PR budgets less volatile than other marketing categories, finds IPA

UK firms' spending on marketing and PR grew only marginally in the final quarter of 2015, with PR budgets less volatile than other categories, the Institute of Practitioners in Advertising's latest Bellwether Report says.

Budget balances: calculated by subtracting the number of firms decreasing spend from the number upping their outlay
Budget balances: calculated by subtracting the number of firms decreasing spend from the number upping their outlay

The quarterly report asks marketing directors or the equivalent from 300 of the UK’s top 1,000 companies about their budgets in the last quarter, with a fifth of respondents reporting PR budget cuts in the previous report, covering Q3 2015.

For the new survey released today (Thursday) covering Q4 2015, 12 per cent of respondents said they had increased PR budgets, and 11.4 per cent said they had decreased. The resultant +0.6 per cent balance was slightly higher than the +0.5 per cent balance seen across marketing budgets as a whole.

However, across all sectors of marketing, 20.4 per cent of respondents said their budgets had increased, while 19.9 per cent said they had decreased.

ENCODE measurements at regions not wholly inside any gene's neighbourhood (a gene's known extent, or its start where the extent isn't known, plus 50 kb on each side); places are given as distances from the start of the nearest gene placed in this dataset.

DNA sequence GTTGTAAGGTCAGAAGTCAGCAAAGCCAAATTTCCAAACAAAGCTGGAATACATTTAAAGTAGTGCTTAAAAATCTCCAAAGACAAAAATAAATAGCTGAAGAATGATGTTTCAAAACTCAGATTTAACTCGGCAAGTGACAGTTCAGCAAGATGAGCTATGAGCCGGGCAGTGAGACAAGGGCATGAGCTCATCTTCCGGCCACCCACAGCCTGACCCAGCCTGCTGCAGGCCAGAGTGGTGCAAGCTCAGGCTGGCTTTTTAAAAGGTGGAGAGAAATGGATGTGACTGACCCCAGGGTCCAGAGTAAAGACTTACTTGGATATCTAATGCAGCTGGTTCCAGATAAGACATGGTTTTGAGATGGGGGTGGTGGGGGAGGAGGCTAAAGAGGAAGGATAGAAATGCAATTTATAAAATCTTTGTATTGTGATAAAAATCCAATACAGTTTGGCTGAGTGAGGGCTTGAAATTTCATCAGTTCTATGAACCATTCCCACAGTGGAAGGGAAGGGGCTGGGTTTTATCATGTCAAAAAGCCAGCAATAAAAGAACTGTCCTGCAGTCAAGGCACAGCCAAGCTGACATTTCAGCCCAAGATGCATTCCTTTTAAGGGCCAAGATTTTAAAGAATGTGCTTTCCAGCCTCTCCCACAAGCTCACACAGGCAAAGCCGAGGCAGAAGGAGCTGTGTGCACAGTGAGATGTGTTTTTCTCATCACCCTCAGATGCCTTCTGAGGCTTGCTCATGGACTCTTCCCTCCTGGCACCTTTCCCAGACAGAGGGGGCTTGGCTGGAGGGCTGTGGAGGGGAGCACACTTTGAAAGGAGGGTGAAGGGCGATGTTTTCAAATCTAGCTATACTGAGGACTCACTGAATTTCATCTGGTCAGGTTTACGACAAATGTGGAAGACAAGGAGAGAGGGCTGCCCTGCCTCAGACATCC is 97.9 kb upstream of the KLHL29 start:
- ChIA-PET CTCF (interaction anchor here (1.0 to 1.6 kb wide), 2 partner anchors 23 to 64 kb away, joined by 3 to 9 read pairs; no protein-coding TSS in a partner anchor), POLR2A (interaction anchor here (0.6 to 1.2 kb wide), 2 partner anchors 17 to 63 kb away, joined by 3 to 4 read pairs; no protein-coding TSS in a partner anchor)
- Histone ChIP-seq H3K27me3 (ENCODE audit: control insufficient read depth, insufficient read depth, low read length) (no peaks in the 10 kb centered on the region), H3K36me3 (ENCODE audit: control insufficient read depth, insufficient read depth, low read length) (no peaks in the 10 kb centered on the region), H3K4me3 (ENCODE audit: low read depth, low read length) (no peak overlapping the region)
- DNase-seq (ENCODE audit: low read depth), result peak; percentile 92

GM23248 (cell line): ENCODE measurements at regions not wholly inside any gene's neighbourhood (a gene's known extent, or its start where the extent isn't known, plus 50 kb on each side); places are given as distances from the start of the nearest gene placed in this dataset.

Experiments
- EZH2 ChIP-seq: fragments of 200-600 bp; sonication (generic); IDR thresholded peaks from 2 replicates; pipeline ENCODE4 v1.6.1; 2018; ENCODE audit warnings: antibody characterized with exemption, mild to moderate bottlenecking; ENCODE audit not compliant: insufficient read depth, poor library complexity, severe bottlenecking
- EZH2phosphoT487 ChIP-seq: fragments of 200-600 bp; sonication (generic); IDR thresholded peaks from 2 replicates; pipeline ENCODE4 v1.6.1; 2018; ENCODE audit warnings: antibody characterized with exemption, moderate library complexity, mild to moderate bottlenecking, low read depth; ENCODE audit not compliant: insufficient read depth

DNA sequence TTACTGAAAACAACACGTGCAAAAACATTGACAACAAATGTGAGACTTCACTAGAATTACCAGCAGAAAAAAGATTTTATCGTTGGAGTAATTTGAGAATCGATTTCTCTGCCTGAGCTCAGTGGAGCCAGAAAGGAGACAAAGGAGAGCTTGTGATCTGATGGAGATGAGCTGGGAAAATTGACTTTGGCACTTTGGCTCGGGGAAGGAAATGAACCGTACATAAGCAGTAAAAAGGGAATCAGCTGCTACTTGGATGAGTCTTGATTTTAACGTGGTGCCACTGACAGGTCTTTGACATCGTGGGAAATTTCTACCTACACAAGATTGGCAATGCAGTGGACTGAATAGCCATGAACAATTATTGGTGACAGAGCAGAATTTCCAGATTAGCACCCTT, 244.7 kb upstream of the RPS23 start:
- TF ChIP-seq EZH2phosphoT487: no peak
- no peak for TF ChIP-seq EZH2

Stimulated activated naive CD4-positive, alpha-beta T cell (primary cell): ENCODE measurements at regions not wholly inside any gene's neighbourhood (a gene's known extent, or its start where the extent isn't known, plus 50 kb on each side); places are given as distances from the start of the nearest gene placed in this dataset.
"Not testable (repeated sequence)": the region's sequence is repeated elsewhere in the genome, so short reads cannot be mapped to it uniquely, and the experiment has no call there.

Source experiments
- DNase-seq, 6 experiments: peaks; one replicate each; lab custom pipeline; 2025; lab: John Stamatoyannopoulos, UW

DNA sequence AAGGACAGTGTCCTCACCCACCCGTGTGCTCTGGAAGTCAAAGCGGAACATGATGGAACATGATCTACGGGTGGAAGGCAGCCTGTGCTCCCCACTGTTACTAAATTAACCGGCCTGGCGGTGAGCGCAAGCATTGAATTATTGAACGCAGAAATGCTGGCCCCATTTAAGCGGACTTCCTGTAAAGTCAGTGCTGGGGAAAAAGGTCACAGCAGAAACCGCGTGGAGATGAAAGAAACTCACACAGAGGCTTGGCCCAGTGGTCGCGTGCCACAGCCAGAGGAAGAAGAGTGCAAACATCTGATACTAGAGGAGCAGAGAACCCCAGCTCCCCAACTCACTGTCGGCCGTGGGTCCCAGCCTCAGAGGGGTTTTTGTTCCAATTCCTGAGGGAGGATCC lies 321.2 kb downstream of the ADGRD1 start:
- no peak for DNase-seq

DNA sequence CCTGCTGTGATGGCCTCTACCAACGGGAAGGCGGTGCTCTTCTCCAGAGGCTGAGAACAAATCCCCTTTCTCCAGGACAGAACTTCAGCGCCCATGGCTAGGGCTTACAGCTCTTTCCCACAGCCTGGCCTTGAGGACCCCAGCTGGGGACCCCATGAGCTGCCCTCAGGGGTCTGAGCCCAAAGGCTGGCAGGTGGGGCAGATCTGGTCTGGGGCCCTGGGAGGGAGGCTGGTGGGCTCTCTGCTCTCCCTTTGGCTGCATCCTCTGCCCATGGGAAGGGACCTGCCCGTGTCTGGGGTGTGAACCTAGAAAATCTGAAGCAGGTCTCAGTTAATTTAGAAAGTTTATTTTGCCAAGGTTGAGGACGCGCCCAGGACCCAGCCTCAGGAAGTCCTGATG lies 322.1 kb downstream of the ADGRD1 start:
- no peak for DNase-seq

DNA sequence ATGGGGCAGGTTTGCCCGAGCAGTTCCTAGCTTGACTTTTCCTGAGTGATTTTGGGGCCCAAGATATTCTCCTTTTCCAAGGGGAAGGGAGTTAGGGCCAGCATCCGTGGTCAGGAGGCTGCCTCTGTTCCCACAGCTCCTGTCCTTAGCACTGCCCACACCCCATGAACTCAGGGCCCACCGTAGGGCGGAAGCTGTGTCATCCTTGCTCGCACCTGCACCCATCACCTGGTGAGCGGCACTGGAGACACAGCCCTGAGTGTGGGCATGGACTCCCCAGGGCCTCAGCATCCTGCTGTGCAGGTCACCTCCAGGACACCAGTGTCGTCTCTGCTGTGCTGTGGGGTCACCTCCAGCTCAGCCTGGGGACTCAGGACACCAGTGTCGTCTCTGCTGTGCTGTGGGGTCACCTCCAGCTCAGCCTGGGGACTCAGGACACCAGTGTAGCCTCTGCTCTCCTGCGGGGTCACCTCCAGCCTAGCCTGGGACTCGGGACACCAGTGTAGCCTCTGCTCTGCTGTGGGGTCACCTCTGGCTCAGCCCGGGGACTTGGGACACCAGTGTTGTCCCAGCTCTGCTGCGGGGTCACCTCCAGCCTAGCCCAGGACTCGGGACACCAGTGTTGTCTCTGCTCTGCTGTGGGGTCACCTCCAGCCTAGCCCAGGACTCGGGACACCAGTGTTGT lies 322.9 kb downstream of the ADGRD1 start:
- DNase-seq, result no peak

The fact that 76.6 per cent of respondents reported no change in PR spend made it one of the least volatile budget areas; this figure was 10 or more percentage points higher than the proportion of firms reporting no change to main media budget (65.1 per cent of respondents), sales promotion budget (66.1 per cent) or events budget (63 per cent).

It was also higher than the 69.1 per cent of firms reporting no change to internet marketing budget, and 67.4 per cent reporting no change in direct marketing spend.

While overall budgets and PR budgets in particular were generally stable in Q4, a net balance of 6.9 per cent of firms reported increasing internet marketing budgets, the highest of any category.

The fact that PR budgets are less likely to change than marketing budgets as a whole is evidenced by the below chart showing each quarter's bellwether result since the start of 2012.

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